When Corporations Rule the World is a testament to the misunderstanding and lack in knowledge of economics. The author needs to understand the difference between free market capitalism and crony capitalism. The author thinks he is describing the ill wills of free market capitalism, but in reality, it is crony capitalism. Crony capitalism is soft fascism, the only difference there is no dictatorship. Sure, some corporations are mischievous and rapacious but only with the help of government. Gover ...more
May 08, 2008 rated it really liked it
Shelves: non-fiction, dark
A disturbing review of the history and present of the corporation. Should be required reading.
John Allen
Nov 15, 2019 rated it it was amazing
David C. Korten is basically an economic realist. His work rests on meticulous research dating from the 1950's, and the recurring idea in his study of American economics is pretty sound: any one period of excess has a detrimental, sometimes devastating effect on the soundness of the economy. Total excess destroys and only gives wealth to the already privileged.

He is not right or left. He has never written during a time that capitalism has gone viral like a meme, and this is a reprint of a book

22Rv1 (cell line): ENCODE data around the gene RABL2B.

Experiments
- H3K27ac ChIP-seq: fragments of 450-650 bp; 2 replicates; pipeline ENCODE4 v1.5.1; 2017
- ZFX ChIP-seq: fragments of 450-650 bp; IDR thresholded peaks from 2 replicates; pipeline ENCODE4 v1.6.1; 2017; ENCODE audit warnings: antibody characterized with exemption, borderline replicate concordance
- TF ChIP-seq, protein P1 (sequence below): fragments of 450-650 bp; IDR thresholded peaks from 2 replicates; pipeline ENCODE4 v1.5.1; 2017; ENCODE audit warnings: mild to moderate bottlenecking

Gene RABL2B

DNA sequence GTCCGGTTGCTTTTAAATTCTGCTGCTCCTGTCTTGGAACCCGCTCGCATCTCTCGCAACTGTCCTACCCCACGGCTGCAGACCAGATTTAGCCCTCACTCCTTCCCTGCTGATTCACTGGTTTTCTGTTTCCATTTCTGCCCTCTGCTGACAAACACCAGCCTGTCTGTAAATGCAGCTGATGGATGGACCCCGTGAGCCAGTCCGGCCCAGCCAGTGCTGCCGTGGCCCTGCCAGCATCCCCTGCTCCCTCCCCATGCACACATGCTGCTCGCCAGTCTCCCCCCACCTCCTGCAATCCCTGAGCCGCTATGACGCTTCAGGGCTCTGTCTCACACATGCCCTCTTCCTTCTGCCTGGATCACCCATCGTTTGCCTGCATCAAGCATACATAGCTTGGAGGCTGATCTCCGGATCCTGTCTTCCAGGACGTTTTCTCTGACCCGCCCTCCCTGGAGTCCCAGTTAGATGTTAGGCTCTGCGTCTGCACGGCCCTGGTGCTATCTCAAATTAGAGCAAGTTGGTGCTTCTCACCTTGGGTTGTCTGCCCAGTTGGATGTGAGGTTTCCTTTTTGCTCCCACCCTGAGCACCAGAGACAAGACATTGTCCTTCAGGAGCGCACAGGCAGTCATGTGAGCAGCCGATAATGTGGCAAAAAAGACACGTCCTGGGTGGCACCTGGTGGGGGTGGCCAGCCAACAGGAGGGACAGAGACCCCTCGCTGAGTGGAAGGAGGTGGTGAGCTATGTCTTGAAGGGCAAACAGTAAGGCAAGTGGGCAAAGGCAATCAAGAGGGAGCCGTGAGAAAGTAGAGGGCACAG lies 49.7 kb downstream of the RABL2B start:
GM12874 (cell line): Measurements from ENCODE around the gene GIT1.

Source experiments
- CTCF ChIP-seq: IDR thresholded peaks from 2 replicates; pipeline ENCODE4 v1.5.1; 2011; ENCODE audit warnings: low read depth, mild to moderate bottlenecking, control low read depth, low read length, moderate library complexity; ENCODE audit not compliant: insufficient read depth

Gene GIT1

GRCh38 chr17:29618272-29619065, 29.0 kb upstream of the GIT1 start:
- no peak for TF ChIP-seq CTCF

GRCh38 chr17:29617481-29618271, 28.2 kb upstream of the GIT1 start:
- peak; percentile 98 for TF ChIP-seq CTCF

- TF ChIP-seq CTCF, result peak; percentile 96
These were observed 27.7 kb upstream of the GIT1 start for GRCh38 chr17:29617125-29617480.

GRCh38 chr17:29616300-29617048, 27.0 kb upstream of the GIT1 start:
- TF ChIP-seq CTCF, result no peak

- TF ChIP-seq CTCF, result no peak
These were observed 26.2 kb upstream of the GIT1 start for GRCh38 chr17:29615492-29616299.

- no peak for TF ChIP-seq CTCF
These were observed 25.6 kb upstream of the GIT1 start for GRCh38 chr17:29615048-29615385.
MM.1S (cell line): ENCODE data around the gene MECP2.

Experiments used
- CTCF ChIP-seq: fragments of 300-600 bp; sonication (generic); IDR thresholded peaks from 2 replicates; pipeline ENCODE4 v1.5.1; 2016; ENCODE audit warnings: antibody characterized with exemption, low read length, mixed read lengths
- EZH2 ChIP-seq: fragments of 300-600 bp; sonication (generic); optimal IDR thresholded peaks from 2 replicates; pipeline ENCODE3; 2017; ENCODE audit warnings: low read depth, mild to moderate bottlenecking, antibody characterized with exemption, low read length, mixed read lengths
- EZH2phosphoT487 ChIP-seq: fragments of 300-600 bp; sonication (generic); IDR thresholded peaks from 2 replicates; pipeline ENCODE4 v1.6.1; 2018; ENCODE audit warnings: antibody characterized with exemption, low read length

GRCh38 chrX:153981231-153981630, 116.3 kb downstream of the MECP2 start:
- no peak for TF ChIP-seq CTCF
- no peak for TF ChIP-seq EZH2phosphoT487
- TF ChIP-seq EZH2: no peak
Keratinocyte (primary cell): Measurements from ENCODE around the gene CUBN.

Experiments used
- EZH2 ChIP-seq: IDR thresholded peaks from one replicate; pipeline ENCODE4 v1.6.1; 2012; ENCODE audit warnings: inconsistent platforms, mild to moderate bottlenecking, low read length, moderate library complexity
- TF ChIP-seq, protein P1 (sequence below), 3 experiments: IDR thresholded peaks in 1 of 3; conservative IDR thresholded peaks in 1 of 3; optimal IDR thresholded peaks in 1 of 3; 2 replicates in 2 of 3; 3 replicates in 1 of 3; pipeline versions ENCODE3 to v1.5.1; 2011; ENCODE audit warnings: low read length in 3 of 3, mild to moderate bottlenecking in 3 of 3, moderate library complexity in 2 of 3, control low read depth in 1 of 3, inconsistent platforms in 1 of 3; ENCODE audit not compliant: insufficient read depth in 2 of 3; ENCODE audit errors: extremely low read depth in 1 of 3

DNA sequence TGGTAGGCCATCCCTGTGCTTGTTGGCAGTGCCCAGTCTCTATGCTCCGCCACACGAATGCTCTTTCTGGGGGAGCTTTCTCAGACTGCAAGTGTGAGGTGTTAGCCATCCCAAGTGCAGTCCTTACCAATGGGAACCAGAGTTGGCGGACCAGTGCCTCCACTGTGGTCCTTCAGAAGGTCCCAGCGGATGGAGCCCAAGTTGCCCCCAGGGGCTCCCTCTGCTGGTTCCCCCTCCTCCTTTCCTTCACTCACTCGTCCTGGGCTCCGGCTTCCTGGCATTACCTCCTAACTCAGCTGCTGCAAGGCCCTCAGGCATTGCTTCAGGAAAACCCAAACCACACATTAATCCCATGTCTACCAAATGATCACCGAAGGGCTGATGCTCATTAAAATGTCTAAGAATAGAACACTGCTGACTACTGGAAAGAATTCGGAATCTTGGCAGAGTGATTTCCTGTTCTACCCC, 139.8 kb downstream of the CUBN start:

Jan 06, 2016 rated it really liked it  ·  review of another edition
For anyone who has doubts about how pervasive corporations are in global politics, this is a book you need to read. Korten published the original edition, which is the bulk of this 20 year anniversary edition, in 1995, but it is as fresh as it was then in unveiling the make-believe world of phantom wealth--money that is not based on any useful product or service. The mantra of continuous growth that, according to libertarian economic theory, will eventually lead to the end of poverty is a myth, ...more
Mar 25, 2008 rated it really liked it
This is a great book, even for those who disagree with everything it says. People should read this book, along with Bastiat's THE LAW, and then download Eric-Charles Banfield's article BUSINESS-GOVERNMENT COLLUSION. cuz you see, the government is the enabler for what gets by in Korten's book. Also read the article Welfare for the Rich, by Robert Murphy i think. both articles can be found at

If big gov and big bizness can continue to combine powers, we can continue to screw the world.
Nov 10, 2019 rated it really liked it
Not amazing but certainly pokes huge holes in the libertarian ideals of free trade, lower taxes, global corporations, and monopolies. His best arguments center around the creation of “real wealth” vs “phantom wealth.” We do not have an economy built around people creating goods, but rather that of financial instruments creating wealth with magic.
Korten does an excellent job explaining the problems caused by our modern global corporate capitalist economic system, the causes of that system, and some methods by which we can change the system. Good use of examples and comparison to Adam Smith's theories. ...more